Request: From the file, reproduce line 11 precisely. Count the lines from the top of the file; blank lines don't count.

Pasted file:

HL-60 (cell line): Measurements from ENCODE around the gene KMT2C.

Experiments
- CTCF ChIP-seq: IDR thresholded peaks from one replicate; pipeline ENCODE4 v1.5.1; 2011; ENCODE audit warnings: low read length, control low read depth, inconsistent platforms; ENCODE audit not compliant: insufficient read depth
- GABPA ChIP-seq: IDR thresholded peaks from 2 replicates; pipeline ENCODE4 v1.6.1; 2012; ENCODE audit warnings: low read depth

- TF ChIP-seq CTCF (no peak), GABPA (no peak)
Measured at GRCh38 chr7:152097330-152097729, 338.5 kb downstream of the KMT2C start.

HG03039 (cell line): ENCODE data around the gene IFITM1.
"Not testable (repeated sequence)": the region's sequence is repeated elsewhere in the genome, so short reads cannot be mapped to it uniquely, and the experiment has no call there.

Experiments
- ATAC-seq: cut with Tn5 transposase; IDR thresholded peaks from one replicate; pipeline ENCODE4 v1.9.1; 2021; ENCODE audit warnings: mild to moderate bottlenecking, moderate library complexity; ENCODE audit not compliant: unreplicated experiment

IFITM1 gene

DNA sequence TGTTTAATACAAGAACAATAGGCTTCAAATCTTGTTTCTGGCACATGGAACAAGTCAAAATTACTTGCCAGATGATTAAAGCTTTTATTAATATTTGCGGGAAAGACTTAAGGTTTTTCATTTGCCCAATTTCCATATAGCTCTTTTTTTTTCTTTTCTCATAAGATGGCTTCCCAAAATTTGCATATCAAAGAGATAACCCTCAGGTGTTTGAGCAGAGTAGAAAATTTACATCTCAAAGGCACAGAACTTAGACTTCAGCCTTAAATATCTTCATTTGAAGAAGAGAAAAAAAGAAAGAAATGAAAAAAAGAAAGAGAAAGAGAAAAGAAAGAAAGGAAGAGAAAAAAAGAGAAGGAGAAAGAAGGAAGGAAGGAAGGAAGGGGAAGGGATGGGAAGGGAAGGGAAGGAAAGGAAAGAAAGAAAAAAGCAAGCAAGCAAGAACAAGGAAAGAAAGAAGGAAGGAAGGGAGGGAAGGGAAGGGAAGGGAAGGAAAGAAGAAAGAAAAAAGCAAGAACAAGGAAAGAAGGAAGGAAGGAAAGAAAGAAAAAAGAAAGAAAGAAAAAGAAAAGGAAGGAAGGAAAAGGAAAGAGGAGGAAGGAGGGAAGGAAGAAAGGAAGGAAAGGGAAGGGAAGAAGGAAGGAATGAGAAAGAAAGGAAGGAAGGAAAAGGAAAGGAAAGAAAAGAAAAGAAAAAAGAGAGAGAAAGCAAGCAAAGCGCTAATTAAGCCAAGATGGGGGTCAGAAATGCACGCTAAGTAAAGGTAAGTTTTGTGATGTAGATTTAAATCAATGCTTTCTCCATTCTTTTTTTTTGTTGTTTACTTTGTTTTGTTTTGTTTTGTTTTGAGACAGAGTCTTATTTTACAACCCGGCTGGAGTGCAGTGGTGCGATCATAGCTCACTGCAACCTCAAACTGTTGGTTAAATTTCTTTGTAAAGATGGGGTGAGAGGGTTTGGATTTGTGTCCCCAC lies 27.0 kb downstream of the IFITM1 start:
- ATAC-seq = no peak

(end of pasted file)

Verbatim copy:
IFITM1 gene